Today I found out "by accident" that some of my CR2 Canon raws are corrupt. The EXIF data and the file structure is fine, it's the raw image data itself that appears to be broken. The Adobe DNG converter doesn't report any errors and I can also import the files into Lightroom without warning. The previews look flawless at first but then they start to show distortions. I assume the initial preview I see is the embedded JPG and once the files are imported, Lightroom generates new thumbnails based on the raw data. My problem is that we're talking about 18.000 files that can be affected and I have no idea how to identify the broken images other than looking at each and every file. I tried a program called ImageVerifier but it also doesn't report any error. Don't CR2 files have checksums that can be used to spot broken files? If they do, is there any program that can verify the integrity?

Edit: Here are some pictures showing the problem:

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  • \$\begingroup\$ my knowledge on this subject is fairly limited. but it is my understanding cr2 don't have a checksum and that if you used adobe's dng it creates a checksum, so one advantage to using that file format. \$\endgroup\$ Dec 12, 2016 at 2:25
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    \$\begingroup\$ Creating a DNG file from a corrupt .cr2 file will just give a checksum that verifies the DNG is the same data as contained in the corrupt file from which it was created. \$\endgroup\$
    – Michael C
    Dec 12, 2016 at 8:49
  • \$\begingroup\$ @smares Can you post an example of what the "distortions" to which you refer look like? \$\endgroup\$
    – Michael C
    Dec 12, 2016 at 8:50
  • \$\begingroup\$ @MichaelClark Updated the post \$\endgroup\$
    – user59122
    Dec 12, 2016 at 23:58
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    \$\begingroup\$ I would probably regenerate the thumbnails for the CR2 files separately, then use some image comparison software to check for differences between the original JPG thumbnail and the newly generated one. If the difference is larger than say 5% it's probably corrupted. I think you can probably use imagemagick for the image comparison, and potentially also for the extraction as well \$\endgroup\$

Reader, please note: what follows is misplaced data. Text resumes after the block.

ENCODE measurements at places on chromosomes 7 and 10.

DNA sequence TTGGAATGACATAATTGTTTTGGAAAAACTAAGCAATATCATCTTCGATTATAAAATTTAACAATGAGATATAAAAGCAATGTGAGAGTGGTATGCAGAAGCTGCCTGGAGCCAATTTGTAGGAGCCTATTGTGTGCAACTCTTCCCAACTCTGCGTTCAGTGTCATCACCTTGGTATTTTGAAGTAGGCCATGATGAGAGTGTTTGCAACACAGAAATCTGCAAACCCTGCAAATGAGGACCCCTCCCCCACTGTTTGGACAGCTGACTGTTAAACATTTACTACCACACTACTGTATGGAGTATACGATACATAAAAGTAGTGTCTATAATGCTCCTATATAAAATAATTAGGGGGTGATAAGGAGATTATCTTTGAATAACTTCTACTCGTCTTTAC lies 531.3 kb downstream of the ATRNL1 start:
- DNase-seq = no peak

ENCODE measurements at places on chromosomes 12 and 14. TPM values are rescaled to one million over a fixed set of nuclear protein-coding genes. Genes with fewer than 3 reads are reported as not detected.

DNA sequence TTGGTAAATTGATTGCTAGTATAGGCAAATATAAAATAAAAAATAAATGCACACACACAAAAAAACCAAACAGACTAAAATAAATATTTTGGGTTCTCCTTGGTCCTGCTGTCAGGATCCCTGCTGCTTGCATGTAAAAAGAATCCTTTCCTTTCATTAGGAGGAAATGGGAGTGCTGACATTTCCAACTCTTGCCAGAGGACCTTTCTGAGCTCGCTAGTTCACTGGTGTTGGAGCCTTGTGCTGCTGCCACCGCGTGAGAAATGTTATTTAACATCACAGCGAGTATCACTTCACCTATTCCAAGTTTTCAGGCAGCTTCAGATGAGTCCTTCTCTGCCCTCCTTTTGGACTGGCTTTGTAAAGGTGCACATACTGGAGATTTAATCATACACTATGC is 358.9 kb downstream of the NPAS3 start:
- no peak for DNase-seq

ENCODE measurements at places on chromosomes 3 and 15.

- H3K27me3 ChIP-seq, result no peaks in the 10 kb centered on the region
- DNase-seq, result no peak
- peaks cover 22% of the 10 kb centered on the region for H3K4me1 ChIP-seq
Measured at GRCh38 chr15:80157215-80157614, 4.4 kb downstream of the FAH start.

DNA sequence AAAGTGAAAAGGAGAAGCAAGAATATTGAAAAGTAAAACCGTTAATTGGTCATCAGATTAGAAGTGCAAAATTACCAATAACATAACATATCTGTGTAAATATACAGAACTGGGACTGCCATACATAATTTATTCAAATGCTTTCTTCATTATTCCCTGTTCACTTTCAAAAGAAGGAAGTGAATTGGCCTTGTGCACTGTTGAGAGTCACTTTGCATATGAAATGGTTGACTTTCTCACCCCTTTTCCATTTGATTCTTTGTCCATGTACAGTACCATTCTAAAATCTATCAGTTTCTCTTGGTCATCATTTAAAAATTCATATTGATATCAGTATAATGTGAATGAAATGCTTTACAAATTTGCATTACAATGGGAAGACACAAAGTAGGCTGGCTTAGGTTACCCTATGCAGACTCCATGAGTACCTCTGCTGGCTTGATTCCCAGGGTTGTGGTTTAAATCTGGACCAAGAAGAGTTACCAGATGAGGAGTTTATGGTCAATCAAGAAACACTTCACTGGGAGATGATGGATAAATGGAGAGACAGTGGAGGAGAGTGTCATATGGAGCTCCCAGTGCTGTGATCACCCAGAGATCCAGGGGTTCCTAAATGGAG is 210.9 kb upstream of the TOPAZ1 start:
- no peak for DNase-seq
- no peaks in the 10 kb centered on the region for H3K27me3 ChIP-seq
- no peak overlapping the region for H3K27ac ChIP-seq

– SztupY
    Dec 13, 2016 at 0:07

1 Answer 1


This has gone unanswered for along time so I'll take a shot at a summary.

Most raw files, including as best I know Canon, do not include a checksum in the original file as delivered by the camera, so there is no sure way to know a given copy is correct. Some may be so damaged they fail to import, but often they are wrong when viewed but still "work" in most programs.

I believe the closest most of us come to a workable solution to the issue is to (1) review the files as soon as you can, and fix any that have issues, plus (2) use a workflow that is designed to detect and correct "bit rot" afterwards.

Often if detected early, while a copy of the image(s) are still on the card, recovery software or just downloading again may correct the issue. Obviously the problem is noticing quickly, and I have no good solution there other than review soon after shooting.

The second half is, in my opinion, even more important - digital images can "rot" over time. Yes, they can become corrupt just sitting there with you doing nothing to them. Copying to replacement computers, disks, edits that go bad, corruption on disks (e.g. index problems that cause file A to also be saved over top of part of file B), and just disk read errors can silently corrupt images. Prolific photographers can quickly start pushing the expected error rate of hard drives as they collect terabytes of data; and some such errors are not detected by hardware, and even if detected by hardware the desktop operating systems we use tend not to handle them reliably (or even report them at times).

A number of techniques can address this:

1) Use tools that do checksums of the file once loaded, and check them against recalculated checksums later. Image Verifier was a commercial tool for that, and others have contributed public domain tools (I wrote one called LR Validate for windows/Lightroom).

2) Use file systems that build in such detection, e.g. zfs and btrfs, and microsoft's new refs (I personally think it is too immature). A "zfs scrub" for example will check every file to see if it still checksums the same.

3) Convert to DNG and use the checksum validation (this is only a partial validation of the file contents; it checks the image portion but not all the metadata, so it may detect image corruption over time, but fail to report that your develop settings were lost). This is the easiest technique for most people (though it comes at a cost of using DNG -- I personally do not do so).

All of these are predicated on the idea you do backups, and when a "rotten" situation is detected can recover from one of (presumably) several copies backed up.

However, I realize this does not address the core issue of "if I may have allowed corruption in, how can I find them now". The best suggestion I have is to start with a mass DNG conversion (you need not do this to keep, you can just run the program standalone against folders to an output folder you plan to trash). Image Verifier, if I recall, does this internally. This will not catch all errors, but it may find some.

The rest, I believe you will need to find by reviewing by eye. You can just let lightroom (if you use it) rebuild the previews and scan them by eye; gross problems may jump out, minor ones likely will not.


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